PainRelief.com Interview with: ROSS ILES PhD, Dip WDP, BPhysio(Hons) Insurance Work and Health Group Senior Research Fellow Department of Physiotherapy Adjunct Senior Lecturer,Health Services Division School of Public Health and Preventive Medicine Monash University Melbourne, VIC Australia
PainRelief.com: What is the background for this study
Response: Chronic neck pain is estimated to have a worldwide mean lifetime prevalence of 48.5%, and the pain and disability associated with this condition accounts for 2.5% of the total years lost to disability in Australia. Chronic neck pain is known to be associated with neck muscle weakness in all planes of movement of up to 66% when compared to participants presenting with no history of neck pain. Therefore, neck strengthening exercises are commonly utilised in the treatment of chronic neck pain, with many different programs being described within the literature. Studies investigating the effect of strengthening exercises on chronic neck pain have found a short to intermediate term improvement in pain by a moderate to large amount. However, many strengthening programs do not target the multi-directional weakness which has been shown to be prevalent in this population group.
Through a case series of patients with chronic neck pain we aimed to determine whether a neck-specific progressive resistance program targeting all planes of cervical movement led to a change in pain and disability, and to investigate the relationship between neck strength, pain, and disability.
Data analysis was performed on patients after completing nine sessions of a neck-specific progressive resistance exercise intervention utilising the Melbourne Protocol and the Multi-Cervical Unit (MCU) technology under supervision of the treating physiotherapist. Participants completed isotonic exercises against the MCU provided resistance in the planes of cervical flexion, extension, and lateral flexion, all at neutral cervical rotation and 25 degrees left and right. Neck pain and disability were assessed with the Numerical Rating Scale (NRS) and Neck Disability Index (NDI) respectively, with neck strength measured and recorded through the MCU.
Oscar Javier Pico-Espinosa | MD, MSc, PhD (c) Epidemiology Karolinska Institutet
PainRelief.com: What is the
background for this study?
Response: Persistent neck pain is a common condition and one of the main causes of sick leave worldwide. Patients often utilize non-pharmacological therapies such as massage or exercises. However, the evidence supporting the effectiveness of such treatments is either lacking or conflicting. With that in mind, we designed the Stockholm Neck (STONE) trial, where we compared deep tissue massage, strengthening and stretching exercises and a combination of those two (up to six sessions over six weeks), versus advice (up to three sessions of advice to stay active).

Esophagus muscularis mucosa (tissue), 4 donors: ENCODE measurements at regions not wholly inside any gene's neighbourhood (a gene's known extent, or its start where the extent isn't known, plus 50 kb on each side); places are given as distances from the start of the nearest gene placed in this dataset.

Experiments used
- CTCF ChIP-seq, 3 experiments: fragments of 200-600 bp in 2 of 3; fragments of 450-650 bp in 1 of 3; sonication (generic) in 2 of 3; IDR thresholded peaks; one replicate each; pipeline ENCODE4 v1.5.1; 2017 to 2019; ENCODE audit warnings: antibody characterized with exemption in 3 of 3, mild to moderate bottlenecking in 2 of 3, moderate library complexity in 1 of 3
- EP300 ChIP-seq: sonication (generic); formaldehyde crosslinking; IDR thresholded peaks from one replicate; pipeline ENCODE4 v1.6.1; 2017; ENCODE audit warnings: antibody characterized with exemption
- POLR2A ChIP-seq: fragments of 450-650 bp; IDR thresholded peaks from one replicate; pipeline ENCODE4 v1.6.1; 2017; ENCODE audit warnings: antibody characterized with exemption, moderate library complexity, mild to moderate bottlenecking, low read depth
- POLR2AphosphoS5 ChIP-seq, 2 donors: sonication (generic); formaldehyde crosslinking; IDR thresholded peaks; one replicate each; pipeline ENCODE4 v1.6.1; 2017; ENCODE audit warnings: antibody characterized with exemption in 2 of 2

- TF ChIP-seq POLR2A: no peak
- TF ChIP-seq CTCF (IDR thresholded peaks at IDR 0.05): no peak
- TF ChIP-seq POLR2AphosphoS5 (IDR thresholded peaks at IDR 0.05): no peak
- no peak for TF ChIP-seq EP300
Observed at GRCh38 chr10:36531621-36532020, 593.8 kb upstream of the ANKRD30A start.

Manuela L. Ferreira PhD Institute of Bone and Joint Research The Kolling Institute, Sydney Medical School
Paulo H. Ferreira PhD Musculoskeletal Health Research Group Faculty of Health Sciences University of Sydney, Sydney, NSW, Australia
PainRelief.com: What is the
background for this study? What are the
Response: One in four Australians experience back pain or neck pain. Diabetes
is also a worldwide prevalent condition, and currently affects over 382 million
people. These two diseases often co-exist and have very similar underlying
mechanisms, such as obesity and physical inactivity. We were unsure whether
having one condition would lead to developing the other, however.
We have found 11 studies published to date, and assessing the relation between back or neck pain and diabetes. The studies included over 165,000 participants published in the USA, Canada, Finland, Denmark, Iran and Spain.
When we pooled the results of these studies together, we observed that people with type 2 diabetes are 35% more likely to also have low back pain (compared to people without diabetes). The risk of having severe back pain symptoms in people with type 2 diabetes is 63% higher and the risk of having severe neck pain is almost 30% higher, than in people with no diabetes. We could not identify, however, whether type 2 diabetes can lead to back or neck pain, and it is possible that the two conditions are associated via other underlying mechanisms such as obesity and physical inactivity.
Steven Z. George, PT, PhD
Director of Musculoskeletal Research
Duke Clinical Research Institute
Vice Chair of Clinical Research
PainRelief.com: What is the background for this study? What are the main findings?Response: This study adds to existing health services research investigating the sequence of services/providers for musculoskeletal pain and its impact on opioid use.
The study suggest that early physical therapy (PT) for the 4 most common musculoskeletal conditions (back, neck, shoulder, and knee) can be protective of chronic/long term opioid use for individuals that were opioid naïve when presenting for their care. What is different about this study is that the 4 conditions were studied in the same cohort and the same definition of early PT was used (many of the previous studies just looked at 1 conditions, and used different definitions of early physical therapy). The other thing that was different is that we used a larger dataset of private insurance providers, so this study cuts across different regions of the study (many of the previous studies included one health system).
There was notable consistency in the findings for the 4 conditions and protection of any opioid use, but there were some contingencies.
First was that there was no benefit on decreased dosage for individuals with neck pain – as that was not expected.
Second was that in a follow up sensitivity analysis it looked like the largest benefit of early physical therapy may be for those with back and knee pain.Continue reading →
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